This week is a celebration of lawyers.
That’s something you don’t hear every day, but the American Bar Association on Monday will kick off a national campaign for the second year in a row to put the spotlight on all of the pro bono and volunteer work done by lawyers and their staffs.
National Pro Bono Week finds the American, state and local bars and legal organizations hosting hundreds of events, giving help to low-income clients, providing education, job coaching and even clothing drives, said Mark Schickman, a San Francisco-based lawyer and national co-chairman of the pro bono celebration.
The event grew out of the desire to increase lawyer involvement in pro bono work and celebrate the lawyers and staff who do volunteer. There’s a growing need for pro bono work, Schickman said, in part because of a new poverty group.
“There is a new class of clientele over the past couple years of middle class who have lost jobs and homes and find themselves homeless,” he said.
He said more than 2,000 people used free legal clinics last year at universities in Michigan, Tennessee and California. A group of lawyers in Miami this year will offer job advice and are holding a clothing drive for job interview-appropriate wear.
Schickman said the legal needs of 80 percent of those in poverty are not being met. He said that even though 80 percent of ABA members volunteer their services, more could be done. He said the average volunteer gives 39 hours a year, but if that number rose to 50 hours a year, along with the number of members volunteering, the bar could make a serious dent in serving the poor.
“A quarter of the people who don’t volunteer were surveyed and said they were simply not asked to volunteer,” Schickman said.
The Volunteer Legal Services Project of Monroe County Inc. will hold several events this week to raise awareness, including a CLE “Ethics Redux,” which will be broadcast to the more rural areas of the judicial district. The course will be offered free to attorneys in exchange a commitment to accept pro bono case referrals or provide service to clinics.
Panelists for the class will include U.S. Magistrate Judge Marian Payson; Fourth Department Attorney Grievance Committee Chief Counsel Gregory Huether and Christopher Werner of Boylan, Brown, Code, Vigdor & Wilson LLP. The program will begin at 12:30 p.m. Oct. 29 at the Hall of Justice, Room 165, and will be broadcast live to the county courthouses in Steuben, Ontario, Wayne, Livingston, Seneca, Yates and Cayuga counties.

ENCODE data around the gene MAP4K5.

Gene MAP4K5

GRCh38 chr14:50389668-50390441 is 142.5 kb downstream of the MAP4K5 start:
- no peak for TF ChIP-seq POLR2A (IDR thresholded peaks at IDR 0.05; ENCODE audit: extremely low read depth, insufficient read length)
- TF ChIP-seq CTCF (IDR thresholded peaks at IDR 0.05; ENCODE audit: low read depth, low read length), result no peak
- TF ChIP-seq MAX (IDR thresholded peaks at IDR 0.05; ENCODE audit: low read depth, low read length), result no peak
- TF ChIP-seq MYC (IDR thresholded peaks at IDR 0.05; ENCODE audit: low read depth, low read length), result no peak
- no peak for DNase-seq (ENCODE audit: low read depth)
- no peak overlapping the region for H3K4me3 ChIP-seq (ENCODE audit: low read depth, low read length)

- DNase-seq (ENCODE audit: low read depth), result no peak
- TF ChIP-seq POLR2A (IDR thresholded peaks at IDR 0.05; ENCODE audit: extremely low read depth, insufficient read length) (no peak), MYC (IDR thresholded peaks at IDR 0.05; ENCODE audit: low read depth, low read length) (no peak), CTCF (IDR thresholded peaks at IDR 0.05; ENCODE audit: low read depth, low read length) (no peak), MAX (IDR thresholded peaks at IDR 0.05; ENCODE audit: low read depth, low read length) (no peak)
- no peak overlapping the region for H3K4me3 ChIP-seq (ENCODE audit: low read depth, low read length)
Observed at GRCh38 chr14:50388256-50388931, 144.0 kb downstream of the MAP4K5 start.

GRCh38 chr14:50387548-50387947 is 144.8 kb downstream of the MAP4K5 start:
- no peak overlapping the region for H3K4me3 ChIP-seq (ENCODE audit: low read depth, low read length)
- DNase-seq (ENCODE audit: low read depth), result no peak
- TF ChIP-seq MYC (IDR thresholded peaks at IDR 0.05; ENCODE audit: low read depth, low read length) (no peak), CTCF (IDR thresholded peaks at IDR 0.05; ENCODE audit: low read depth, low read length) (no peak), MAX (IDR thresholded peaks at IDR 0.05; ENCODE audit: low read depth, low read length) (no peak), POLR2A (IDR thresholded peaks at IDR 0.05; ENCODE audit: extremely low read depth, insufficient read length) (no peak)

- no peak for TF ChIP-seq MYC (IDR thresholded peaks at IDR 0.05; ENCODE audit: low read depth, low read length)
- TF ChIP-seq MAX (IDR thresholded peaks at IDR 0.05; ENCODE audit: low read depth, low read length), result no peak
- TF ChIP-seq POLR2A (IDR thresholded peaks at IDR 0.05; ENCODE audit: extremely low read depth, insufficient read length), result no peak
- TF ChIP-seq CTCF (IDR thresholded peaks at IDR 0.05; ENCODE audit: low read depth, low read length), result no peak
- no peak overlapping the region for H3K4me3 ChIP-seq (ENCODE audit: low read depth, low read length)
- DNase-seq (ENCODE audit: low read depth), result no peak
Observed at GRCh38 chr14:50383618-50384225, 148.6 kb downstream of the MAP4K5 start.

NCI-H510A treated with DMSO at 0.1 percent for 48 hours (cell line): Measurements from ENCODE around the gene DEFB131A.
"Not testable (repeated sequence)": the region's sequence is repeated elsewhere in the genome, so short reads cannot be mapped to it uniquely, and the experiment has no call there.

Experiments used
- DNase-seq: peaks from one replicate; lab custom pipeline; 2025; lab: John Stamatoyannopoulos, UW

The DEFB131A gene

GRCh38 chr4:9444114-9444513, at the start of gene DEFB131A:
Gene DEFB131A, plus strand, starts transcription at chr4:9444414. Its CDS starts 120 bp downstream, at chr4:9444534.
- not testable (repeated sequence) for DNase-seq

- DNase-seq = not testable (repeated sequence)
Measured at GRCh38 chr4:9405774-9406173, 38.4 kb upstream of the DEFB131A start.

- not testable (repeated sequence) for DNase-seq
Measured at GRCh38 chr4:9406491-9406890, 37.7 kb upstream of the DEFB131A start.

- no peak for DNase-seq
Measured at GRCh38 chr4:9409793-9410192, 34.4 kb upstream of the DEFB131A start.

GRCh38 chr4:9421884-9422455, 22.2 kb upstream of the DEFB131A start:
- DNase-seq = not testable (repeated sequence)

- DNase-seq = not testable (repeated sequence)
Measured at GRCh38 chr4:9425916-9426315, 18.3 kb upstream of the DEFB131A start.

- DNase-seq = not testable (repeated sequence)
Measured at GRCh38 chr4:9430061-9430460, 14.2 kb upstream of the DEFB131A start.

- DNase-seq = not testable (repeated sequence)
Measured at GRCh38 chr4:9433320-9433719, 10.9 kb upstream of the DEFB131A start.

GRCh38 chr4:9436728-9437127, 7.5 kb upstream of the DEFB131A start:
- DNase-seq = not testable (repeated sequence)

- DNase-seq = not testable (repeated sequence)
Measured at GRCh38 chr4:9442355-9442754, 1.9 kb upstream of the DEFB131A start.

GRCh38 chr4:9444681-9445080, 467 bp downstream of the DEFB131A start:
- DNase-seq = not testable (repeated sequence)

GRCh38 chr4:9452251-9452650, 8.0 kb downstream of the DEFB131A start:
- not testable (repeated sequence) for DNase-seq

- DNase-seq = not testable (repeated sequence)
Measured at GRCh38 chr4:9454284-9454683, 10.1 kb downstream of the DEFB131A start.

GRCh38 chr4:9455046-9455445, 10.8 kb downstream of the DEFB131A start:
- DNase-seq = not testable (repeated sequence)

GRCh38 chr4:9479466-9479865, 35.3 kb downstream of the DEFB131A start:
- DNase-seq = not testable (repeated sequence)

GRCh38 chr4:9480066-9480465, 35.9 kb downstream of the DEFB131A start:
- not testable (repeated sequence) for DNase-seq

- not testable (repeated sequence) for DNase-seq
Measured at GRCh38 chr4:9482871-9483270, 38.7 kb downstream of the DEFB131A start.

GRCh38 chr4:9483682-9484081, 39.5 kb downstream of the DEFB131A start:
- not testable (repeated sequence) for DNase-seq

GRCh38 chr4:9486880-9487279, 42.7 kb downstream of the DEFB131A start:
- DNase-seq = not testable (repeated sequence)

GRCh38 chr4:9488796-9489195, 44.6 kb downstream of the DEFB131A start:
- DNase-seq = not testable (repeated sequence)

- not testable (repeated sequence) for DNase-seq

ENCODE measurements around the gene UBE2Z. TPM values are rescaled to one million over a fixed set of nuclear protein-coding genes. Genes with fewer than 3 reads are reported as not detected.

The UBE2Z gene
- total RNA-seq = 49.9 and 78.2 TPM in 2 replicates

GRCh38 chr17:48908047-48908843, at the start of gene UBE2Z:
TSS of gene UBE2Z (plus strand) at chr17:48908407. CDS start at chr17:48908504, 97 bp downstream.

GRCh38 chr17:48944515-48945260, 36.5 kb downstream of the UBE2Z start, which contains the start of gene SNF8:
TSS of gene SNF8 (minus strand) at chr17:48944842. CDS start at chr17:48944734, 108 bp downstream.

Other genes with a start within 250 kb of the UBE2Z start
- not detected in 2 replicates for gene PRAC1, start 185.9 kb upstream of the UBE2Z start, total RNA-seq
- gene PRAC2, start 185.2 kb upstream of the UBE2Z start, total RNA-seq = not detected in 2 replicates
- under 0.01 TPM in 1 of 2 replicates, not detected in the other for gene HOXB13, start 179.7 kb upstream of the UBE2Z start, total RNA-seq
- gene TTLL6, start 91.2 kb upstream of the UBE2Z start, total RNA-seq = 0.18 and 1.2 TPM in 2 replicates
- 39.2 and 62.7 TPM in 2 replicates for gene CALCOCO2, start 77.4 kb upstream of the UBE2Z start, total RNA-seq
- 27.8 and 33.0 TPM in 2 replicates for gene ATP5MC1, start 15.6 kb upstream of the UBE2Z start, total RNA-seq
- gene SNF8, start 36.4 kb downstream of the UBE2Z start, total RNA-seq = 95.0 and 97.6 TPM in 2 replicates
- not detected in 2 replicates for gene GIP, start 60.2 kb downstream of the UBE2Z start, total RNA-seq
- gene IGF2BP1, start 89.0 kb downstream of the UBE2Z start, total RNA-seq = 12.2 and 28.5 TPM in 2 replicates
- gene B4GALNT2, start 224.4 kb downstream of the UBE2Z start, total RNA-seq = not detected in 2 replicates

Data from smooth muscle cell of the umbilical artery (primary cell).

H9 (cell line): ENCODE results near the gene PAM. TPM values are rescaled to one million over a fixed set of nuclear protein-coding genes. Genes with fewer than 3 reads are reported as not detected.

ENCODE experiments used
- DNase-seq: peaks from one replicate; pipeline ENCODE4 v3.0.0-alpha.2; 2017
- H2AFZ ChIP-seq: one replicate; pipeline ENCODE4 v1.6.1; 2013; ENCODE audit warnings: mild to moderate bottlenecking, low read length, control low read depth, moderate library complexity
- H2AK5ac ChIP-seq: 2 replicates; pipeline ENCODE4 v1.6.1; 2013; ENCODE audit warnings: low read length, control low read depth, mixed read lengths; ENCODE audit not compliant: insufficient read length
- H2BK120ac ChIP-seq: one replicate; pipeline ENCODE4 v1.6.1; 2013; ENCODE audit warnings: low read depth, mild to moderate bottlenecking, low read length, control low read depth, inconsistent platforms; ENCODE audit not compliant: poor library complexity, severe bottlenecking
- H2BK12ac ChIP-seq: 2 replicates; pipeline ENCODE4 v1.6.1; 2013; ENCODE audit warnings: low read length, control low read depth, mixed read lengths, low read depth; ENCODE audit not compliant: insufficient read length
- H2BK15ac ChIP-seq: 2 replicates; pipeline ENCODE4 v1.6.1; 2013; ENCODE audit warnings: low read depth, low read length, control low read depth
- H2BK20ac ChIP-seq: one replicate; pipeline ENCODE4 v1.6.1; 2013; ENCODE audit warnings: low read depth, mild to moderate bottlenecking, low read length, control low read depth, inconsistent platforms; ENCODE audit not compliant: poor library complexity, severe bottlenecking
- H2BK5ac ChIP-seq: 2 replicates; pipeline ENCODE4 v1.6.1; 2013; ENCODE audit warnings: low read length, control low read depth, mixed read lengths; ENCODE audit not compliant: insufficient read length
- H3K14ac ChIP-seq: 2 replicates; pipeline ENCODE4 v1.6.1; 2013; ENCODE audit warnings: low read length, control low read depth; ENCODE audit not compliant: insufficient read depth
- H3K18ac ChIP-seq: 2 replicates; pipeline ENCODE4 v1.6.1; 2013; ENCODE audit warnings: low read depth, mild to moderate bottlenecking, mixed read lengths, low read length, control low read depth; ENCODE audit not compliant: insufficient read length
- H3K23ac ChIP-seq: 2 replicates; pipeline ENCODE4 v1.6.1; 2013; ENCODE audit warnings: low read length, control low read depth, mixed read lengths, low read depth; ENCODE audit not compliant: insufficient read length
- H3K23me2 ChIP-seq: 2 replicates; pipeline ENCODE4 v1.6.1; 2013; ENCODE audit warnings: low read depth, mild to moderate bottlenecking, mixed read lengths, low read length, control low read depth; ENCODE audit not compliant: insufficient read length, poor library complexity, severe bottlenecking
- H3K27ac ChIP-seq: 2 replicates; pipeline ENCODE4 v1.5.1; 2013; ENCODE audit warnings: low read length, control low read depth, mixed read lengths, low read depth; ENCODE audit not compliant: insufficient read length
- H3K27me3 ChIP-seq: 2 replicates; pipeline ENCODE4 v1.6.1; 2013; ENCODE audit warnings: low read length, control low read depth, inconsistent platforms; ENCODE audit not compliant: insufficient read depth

Southern Tier Legal Services, a Division of Legal Assistance of Western New York, and ProBonoNY are sponsoring two events. The first will be held Oct. 28 on matrimonial law and the second, on Oct. 29, will be a pro bono recognition reception honoring Steuben County volunteer attorneys. Both will be held at Southern Tier Legal Services, 104 E. Steuben St., Bath.
Linda Kostin, the pro bono coordinator for the Seventh Judicial District’s Pro Bono Action Now Program, said volunteerism is a large part of the the local legal community’s culture.
“We have a national reputation, and it’s borne out throughout the community,” she said.
The New York State Bar Association also is embracing the pro bono celebration.
“Lawyers who volunteer their time to pro bono service are the true heroes of our profession,” New York State Bar President Stephen P. Younger said Friday in a written statement. “By answering the call to help those in need, lawyers are making a difference in the lives of millions of Americans who are struggling to make ends meet.
“National Pro Bono Week provides us with an opportunity to not only celebrate the good that lawyers do, but to also encourage that spirit of giving back to the community that has become a hallmark of the legal profession,” Younger said.
More than 1,400 state bar association members donated an estimated 250,000 hours of free legal services last year, ranging from child custody, immigration matters, bankruptcy, mortgage foreclosures and providing assistance and counsel to victims of mass disasters and their families, according to a bar association report.
Gov. David A. Paterson also got in on the lawyerly love Friday, issuing a proclamation declaring the week of Oct. 24-30 as National Pro Bono Week. Similar proclamations were made in the cities of Albany, Amsterdam, Binghamton, Cohoes, Lake George, Niagara Falls, Oswego, Saratoga Springs, Schenectady, Troy, Utica and Yonkers.
For more information, visit www.celebrateprobono.org.